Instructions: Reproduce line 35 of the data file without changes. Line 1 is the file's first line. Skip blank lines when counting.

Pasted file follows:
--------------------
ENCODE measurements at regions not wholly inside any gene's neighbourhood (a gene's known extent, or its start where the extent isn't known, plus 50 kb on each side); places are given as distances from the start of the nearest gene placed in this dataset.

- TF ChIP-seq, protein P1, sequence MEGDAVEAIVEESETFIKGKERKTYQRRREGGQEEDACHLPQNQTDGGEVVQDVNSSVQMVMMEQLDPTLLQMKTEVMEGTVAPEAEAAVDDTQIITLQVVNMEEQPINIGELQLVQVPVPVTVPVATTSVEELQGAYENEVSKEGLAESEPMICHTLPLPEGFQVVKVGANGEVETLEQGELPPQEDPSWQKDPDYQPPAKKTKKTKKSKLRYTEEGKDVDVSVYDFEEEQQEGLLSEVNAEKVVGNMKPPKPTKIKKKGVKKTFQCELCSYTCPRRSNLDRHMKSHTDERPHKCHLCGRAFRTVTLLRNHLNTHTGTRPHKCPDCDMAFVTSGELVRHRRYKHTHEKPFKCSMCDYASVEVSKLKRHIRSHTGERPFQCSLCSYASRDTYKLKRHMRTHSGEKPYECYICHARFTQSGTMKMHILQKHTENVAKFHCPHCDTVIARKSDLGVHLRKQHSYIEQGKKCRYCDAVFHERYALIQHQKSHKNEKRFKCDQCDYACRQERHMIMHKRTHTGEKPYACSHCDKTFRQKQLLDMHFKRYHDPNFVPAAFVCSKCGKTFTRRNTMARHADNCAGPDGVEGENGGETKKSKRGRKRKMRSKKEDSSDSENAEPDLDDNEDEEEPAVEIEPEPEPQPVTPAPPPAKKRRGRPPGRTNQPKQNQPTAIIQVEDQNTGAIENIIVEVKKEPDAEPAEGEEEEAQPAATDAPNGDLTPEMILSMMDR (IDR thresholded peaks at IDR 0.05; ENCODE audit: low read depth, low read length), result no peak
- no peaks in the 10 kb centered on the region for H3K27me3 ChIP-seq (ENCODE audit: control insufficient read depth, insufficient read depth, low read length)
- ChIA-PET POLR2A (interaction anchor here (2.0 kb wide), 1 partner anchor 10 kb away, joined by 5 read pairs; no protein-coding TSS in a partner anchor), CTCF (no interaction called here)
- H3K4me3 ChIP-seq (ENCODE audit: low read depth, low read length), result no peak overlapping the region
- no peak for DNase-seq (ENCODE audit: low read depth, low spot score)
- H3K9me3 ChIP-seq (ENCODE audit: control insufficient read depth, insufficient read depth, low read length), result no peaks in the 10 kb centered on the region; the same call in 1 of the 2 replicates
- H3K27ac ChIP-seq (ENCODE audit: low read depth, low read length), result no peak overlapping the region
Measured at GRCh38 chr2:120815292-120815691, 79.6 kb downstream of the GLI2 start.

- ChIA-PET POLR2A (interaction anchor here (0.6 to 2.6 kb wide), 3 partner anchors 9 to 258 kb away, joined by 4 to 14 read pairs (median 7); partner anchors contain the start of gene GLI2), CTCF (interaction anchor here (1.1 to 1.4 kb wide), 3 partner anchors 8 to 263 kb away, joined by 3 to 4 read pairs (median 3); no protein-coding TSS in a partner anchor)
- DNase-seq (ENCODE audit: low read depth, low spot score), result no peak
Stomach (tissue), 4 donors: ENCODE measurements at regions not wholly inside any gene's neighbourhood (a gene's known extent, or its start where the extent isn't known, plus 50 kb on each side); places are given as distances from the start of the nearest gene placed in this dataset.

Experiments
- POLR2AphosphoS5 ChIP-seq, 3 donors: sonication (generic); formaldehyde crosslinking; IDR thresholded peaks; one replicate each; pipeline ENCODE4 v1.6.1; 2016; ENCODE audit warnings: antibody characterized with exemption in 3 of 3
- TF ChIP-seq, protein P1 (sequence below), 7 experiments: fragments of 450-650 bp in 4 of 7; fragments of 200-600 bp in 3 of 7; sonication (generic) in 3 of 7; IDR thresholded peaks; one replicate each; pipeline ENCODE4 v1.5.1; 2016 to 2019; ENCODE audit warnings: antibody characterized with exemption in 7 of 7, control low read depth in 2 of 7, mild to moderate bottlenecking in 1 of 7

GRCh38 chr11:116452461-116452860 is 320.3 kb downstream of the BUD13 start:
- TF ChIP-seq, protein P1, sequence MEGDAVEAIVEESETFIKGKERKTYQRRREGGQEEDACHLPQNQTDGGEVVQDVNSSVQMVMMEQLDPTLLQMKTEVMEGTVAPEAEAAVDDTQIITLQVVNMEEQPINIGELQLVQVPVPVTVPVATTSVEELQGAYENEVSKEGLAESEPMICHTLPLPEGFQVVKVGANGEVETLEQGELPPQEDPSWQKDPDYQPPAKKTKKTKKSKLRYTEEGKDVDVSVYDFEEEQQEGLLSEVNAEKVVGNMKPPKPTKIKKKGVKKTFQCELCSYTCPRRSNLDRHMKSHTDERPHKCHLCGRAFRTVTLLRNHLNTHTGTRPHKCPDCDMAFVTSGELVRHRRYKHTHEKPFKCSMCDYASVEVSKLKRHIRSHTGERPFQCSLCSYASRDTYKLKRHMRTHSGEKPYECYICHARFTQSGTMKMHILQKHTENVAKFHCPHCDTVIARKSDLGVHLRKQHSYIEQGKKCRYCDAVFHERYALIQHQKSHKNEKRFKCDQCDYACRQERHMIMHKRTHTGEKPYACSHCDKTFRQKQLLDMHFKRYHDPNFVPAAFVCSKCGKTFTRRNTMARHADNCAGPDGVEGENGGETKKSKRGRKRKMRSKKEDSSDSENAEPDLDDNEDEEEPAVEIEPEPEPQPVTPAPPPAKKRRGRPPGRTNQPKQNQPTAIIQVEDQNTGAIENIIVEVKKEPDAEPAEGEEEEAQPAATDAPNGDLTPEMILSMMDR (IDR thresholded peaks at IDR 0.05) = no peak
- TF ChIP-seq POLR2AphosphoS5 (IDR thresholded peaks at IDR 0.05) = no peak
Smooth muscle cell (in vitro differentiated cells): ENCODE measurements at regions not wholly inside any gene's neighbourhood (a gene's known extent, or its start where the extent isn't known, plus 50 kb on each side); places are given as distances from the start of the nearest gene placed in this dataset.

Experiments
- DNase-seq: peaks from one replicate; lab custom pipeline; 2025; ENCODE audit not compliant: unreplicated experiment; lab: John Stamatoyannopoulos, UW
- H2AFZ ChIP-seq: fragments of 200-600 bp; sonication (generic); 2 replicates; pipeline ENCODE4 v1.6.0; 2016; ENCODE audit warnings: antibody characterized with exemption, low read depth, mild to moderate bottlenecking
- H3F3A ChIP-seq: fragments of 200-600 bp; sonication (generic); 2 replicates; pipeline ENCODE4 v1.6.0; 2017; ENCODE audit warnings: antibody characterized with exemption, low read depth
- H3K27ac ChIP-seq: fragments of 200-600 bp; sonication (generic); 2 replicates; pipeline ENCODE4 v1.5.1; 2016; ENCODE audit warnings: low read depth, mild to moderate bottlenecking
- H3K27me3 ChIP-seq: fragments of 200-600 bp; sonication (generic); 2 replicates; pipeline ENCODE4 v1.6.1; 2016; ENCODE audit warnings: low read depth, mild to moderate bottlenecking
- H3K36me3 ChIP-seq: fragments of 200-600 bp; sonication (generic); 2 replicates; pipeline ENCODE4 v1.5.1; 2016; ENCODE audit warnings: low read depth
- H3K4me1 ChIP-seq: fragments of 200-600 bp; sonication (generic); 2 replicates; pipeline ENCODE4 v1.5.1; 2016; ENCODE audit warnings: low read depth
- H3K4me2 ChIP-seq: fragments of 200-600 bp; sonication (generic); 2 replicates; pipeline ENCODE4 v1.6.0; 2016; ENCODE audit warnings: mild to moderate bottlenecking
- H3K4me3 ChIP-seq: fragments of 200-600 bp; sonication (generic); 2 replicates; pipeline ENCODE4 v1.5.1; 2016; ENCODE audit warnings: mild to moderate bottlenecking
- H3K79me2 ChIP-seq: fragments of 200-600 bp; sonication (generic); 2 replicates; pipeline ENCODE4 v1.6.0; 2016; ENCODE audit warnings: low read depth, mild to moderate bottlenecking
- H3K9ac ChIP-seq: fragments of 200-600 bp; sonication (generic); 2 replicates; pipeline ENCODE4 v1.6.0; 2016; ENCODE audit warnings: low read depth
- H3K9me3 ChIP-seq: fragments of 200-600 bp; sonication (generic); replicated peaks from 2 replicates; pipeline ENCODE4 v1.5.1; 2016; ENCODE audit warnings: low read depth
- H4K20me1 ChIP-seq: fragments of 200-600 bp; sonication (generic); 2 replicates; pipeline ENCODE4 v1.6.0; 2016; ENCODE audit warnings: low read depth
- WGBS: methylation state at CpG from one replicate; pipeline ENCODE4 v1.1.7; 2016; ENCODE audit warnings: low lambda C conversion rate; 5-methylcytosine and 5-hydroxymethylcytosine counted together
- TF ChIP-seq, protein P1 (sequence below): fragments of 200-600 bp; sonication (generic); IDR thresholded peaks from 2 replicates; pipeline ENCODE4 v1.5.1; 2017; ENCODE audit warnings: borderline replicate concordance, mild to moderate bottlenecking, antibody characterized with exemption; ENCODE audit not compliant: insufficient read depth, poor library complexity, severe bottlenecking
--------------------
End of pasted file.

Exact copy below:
- TF ChIP-seq, protein P1 (sequence below): fragments of 200-600 bp; sonication (generic); IDR thresholded peaks from 2 replicates; pipeline ENCODE4 v1.5.1; 2017; ENCODE audit warnings: borderline replicate concordance, mild to moderate bottlenecking, antibody characterized with exemption; ENCODE audit not compliant: insufficient read depth, poor library complexity, severe bottlenecking